Viridian's public beta was supposed to be available by the first quarter of this year. The company also pushed back the release date of Virtual Server 2005 R2 Service Pack 1 from the first quarter to the second quarter of this year.
Microsoft said the release data for Longhorn public beta 3 is still on track for the first half of this year, as is Longhorn's release to manufacture (RTM) date for the second half of this year.
Mike Neil, general manager of virtualization strategy at Microsoft, said on the Windows Server division's blog that the reasons for the schedule change are centered on meeting internal team goals for performance and scalability.
Windows Server virtualization is being designed to scale up to 64 processors, Neil said. In addition, the virtual machine environment will allow processors, memory, disk and networking to be hot-added. It will also offer greater scalability with more SMP support and memory, he said.
With respect to the service pack, the delay was attributed to adding support for three operating systems – SUSE Linux Enterprise Server 10, Solaris 10 and the recent community technology preview of Windows Longhorn Server.
Viridian is expected to be available within 180 days of Longhorn's RTM.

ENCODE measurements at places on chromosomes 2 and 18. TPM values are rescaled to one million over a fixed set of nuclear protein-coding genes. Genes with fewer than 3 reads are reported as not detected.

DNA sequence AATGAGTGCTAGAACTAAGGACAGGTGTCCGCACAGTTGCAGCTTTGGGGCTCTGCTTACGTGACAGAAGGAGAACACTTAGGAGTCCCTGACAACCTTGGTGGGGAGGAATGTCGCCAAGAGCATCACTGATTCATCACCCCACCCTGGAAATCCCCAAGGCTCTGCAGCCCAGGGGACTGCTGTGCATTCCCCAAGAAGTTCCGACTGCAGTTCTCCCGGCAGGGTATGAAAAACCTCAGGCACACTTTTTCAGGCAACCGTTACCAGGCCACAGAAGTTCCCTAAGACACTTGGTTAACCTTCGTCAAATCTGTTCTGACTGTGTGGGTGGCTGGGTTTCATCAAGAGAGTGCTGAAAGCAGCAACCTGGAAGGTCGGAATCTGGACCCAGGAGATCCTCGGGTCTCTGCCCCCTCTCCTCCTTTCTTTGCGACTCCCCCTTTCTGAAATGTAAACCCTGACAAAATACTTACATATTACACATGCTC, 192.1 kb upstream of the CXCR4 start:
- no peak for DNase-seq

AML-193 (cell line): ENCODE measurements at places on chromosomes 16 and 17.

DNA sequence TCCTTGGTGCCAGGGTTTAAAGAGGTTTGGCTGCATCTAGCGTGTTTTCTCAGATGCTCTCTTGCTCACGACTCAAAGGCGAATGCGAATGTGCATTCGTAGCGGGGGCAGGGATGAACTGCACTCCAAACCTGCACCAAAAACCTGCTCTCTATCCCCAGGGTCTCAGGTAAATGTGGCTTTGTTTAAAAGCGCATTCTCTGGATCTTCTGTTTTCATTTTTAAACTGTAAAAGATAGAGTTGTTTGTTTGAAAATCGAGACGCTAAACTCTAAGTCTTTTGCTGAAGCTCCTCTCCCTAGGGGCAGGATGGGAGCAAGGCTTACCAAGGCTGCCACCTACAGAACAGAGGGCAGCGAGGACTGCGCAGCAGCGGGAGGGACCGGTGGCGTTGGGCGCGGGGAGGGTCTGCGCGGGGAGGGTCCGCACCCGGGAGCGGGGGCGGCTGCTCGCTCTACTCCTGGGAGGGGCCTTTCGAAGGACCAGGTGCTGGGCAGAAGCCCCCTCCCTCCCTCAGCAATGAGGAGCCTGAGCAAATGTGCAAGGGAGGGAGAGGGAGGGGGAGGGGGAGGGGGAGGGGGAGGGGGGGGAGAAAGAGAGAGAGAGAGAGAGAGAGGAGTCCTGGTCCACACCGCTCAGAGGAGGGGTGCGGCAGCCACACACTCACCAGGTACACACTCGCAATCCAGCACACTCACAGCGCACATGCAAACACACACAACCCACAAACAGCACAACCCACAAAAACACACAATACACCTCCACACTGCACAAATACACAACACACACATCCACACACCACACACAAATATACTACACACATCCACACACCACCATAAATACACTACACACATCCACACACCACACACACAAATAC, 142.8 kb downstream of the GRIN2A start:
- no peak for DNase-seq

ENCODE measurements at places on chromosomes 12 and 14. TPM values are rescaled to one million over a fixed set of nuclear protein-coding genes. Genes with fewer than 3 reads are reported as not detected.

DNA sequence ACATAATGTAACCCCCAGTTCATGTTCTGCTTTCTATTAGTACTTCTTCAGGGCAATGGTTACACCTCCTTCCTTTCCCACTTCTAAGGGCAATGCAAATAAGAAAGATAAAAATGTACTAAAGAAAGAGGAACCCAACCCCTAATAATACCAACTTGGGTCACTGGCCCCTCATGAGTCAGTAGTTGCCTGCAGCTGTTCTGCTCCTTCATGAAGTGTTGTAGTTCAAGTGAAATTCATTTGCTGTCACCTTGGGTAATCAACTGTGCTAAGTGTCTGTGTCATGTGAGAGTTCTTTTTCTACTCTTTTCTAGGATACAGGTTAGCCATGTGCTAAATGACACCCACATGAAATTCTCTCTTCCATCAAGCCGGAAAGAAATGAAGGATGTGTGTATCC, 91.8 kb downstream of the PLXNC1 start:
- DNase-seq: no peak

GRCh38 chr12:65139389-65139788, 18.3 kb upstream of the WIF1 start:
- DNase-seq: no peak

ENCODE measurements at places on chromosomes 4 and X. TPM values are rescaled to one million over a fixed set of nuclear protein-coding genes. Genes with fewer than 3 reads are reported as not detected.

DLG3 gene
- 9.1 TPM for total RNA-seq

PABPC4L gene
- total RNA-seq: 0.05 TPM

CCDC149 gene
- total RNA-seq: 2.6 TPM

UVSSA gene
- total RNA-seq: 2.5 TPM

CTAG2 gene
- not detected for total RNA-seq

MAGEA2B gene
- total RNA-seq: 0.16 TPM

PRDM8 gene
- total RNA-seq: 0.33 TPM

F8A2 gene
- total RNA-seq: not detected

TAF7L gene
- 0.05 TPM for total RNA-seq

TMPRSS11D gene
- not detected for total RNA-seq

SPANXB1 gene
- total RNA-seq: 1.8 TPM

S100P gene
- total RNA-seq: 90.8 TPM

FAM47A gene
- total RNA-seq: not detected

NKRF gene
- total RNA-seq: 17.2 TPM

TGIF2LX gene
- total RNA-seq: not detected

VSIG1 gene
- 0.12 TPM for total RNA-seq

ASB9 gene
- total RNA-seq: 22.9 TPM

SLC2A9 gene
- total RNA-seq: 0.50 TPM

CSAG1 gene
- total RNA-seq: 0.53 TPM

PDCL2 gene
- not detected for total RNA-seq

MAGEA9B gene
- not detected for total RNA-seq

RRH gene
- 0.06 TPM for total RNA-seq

Although server delivery is said to be on track, analysts questioned whether Microsoft will be able to maintain its schedule with the betas being pushed back.
"In general, when a beta slips, a lot of the time the RTM slips as well," said Gordon Haff, an analyst at Illuminata Inc., a Nashua, N.H.-based consulting firm.
As for the competitive landscape, Haff said Microsoft is falling further behind in a market where other vendors' products are being widely adopted by enterprises. "Microsoft is already late. This just means that they could be even later, but I don't see them missing a critical adoption window," Haff said. "There is no drop-dead adoption window for this."
The pushbacks could affect third-party vendors waiting to leverage Microsoft's hypervisor technology, said John Humphries, an analyst at IDC, a Framingham, Mass.-based market research firm. "If we're really talking about the code not being out there until, say, mid-2008, that does put pressure on other vendors to be ready to go with their own products," Humphries said.
As for Virtual Server 2005, Haff said he sees the product having little impact on the competitive landscape against such software suppliers as VMware, XenSource and Virtual Iron. "Virtual Server is not a very important product and never will be," Haff said. "There are already a lot of alternatives."